environment? The majority of these structures are protected with a photoelectric
type sensor. Ionization type sensors should be used in the specific locations
where a fast flaming fire could take place. Today, with the advent of multi-criteria
technology, better choices exist. As mentioned above, the main advantage of the
multi-criteria technology is nuisance alarm rejection. This is appropriate because
local municipalities are enforcing strict false alarm regulations that include fines.
In many cases, these fines are substantial, including being billed on an annual
escalating scale. So what are the best choices? Let's explore them.
After considering the alternatives, multi-criteria with a photoelectric element
should be at the top of the list. This sensor will provide the broadest range of fire
detection for most applications. The next sensor selection should complement
and enhance the photoelectric sensor. In addition, provide the capability of
helping to reject nuisance signals. The choices are realistically an ionization or
thermal element. The ionization sensor is a true fast flaming sensor that should
be employed exclusively for those areas that require this type of detection.
The combination of the ion and photo in multi-criteria detection provides marginal
complementary fire detection at best. Actually, in a fast flaming fire scenario, the
combination of the two would, in fact, slow down the response time because of
the on-board signal processing (software algorithms). An understandable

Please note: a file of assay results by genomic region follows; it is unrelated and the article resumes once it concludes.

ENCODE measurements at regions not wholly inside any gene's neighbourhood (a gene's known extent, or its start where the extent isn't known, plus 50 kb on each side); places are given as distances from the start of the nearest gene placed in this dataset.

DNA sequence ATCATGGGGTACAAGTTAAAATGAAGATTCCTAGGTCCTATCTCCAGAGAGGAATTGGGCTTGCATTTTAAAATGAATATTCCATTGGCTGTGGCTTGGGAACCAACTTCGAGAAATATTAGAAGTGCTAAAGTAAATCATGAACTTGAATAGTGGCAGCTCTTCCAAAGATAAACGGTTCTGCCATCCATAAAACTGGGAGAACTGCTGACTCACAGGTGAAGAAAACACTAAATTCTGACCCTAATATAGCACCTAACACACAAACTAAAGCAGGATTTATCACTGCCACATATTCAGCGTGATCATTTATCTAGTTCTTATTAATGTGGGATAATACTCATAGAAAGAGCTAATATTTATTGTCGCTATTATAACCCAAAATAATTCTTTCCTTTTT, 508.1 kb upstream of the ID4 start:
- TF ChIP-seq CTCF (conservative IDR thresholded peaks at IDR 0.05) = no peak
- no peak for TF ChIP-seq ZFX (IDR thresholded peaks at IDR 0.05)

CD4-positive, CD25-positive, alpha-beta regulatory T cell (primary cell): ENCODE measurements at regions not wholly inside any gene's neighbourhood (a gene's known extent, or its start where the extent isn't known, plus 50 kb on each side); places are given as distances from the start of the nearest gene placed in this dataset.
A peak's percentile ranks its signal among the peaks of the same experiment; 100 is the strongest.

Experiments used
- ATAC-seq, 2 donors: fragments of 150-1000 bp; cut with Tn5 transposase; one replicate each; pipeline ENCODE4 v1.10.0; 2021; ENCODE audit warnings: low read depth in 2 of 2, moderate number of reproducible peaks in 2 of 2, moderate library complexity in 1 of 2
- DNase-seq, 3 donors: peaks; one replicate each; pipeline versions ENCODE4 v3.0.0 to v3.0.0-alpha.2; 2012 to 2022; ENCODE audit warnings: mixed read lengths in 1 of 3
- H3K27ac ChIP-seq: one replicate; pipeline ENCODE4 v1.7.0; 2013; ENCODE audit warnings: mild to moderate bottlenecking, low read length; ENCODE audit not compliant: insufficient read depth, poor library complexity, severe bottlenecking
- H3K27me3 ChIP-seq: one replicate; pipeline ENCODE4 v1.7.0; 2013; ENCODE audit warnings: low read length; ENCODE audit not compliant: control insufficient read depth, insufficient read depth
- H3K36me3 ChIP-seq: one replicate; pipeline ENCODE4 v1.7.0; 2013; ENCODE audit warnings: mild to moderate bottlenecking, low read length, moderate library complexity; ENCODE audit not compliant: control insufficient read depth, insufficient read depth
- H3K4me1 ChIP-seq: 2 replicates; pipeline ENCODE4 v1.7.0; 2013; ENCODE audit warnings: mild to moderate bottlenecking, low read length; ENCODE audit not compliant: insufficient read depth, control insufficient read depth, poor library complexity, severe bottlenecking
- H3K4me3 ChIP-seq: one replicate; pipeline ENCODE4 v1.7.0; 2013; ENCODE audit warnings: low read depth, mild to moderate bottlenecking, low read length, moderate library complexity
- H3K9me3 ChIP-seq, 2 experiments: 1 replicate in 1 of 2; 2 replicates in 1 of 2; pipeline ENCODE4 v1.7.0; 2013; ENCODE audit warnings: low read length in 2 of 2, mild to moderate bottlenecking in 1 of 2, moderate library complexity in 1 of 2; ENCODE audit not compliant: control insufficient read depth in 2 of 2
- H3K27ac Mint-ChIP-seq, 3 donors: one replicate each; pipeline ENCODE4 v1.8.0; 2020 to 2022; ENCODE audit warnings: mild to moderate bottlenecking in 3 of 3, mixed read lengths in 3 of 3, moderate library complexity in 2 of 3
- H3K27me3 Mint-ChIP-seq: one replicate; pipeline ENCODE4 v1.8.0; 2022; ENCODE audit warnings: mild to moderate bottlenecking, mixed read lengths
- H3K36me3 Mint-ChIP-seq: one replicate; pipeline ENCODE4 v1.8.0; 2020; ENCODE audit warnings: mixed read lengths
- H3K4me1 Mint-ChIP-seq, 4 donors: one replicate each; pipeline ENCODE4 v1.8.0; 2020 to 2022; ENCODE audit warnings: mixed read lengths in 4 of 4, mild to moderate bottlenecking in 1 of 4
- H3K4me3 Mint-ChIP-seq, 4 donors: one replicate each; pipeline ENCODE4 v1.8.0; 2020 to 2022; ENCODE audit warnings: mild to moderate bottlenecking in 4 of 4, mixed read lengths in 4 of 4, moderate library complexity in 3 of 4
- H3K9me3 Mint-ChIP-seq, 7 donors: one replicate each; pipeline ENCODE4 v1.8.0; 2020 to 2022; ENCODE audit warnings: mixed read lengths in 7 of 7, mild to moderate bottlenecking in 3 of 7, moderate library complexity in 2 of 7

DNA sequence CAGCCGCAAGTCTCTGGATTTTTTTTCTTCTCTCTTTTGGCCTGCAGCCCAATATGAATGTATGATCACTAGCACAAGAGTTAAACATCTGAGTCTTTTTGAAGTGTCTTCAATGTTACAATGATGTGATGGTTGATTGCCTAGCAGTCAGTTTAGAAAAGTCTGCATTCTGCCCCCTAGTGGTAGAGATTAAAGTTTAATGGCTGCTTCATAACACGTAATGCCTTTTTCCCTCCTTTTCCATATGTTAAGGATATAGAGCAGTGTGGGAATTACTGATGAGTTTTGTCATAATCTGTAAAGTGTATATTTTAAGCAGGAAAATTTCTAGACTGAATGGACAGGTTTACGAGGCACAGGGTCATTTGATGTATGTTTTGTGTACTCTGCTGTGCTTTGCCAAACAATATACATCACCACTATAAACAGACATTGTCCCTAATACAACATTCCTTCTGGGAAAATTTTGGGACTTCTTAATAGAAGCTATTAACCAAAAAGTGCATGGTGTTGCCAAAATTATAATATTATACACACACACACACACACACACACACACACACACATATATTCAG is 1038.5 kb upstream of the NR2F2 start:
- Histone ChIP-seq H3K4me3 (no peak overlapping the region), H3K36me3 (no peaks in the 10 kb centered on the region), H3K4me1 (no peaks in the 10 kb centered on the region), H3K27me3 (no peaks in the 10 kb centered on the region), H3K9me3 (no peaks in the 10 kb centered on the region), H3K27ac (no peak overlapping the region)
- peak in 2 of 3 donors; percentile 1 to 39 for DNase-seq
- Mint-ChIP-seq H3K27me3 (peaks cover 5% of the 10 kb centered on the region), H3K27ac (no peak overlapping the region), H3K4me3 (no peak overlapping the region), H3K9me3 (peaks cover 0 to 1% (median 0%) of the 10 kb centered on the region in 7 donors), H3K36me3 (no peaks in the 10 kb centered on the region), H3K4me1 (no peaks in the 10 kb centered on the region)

depiction of this signal processing time is that the signals are combined in an
"AND" function. One signal cannot arrive to an alarm decision without the other
(multiplication: Photo Signal=0 times Ion Signal=8 combined = No Alarm).
Remember that the focus of the multi-criteria is nuisance alarm rejection. So an
ionization signal will be viewed as a possible nuisance alarm until it is verified
through a complementary sensor. When the ion signal strength is strong enough
to override further processing, an alarm signal will be sent. But, a potential
catastrophic delay has already transpired. In review, if an area is a true fast
flaming fire location then a stand alone ion sensor should be applied for best
detection results.
This leaves the thermal sensor to best complement the photoelectric sensor for
comprehensive building and life safety protection. A thermal signal is regarded as
a physical by-product of a fire in all cases. The thermal will even help detect a
fast flaming, low visible smoke fire by providing a complementary fire signal to
the photo signal which ordinarily on its own would take longer to alarm. In
addition, a lack of thermal signature can be used to "process out" a possible
transient photo signature such as cigarette or pipe smoke. In conclusion, the
photoelectric and the thermal sensors provide the best combination of sensors
for a multi-criteria product.
With the selection of the sensing elements of the detector complete, the focus
should then shift to the method for processing the signals. The detector
electronics and algorithms need to maximize the strengths of the sensing
elements and minimize their weaknesses thereby optimizing response time and
reducing the opportunity for unwanted alarms. In addition, the detector should be
able to account for the changing environments present in many offices, factories,
and retail establishments. Dynamically changing onboard detection parameters
and alarm thresholds are key to maintaining a fire protection system that is
optimized at all times.
Acclimate, from System Sensor, is a revolutionary multi-criteria smoke detector.
Acclimate utilizes the accumulated knowledge of System Sensor's years in
smoke detector design and manufacture. Acclimate is, fundamentally, an
intelligent photoelectric smoke detector with supplementary 135°F (57°C)
thermal. In reality, the product does much more than that simple product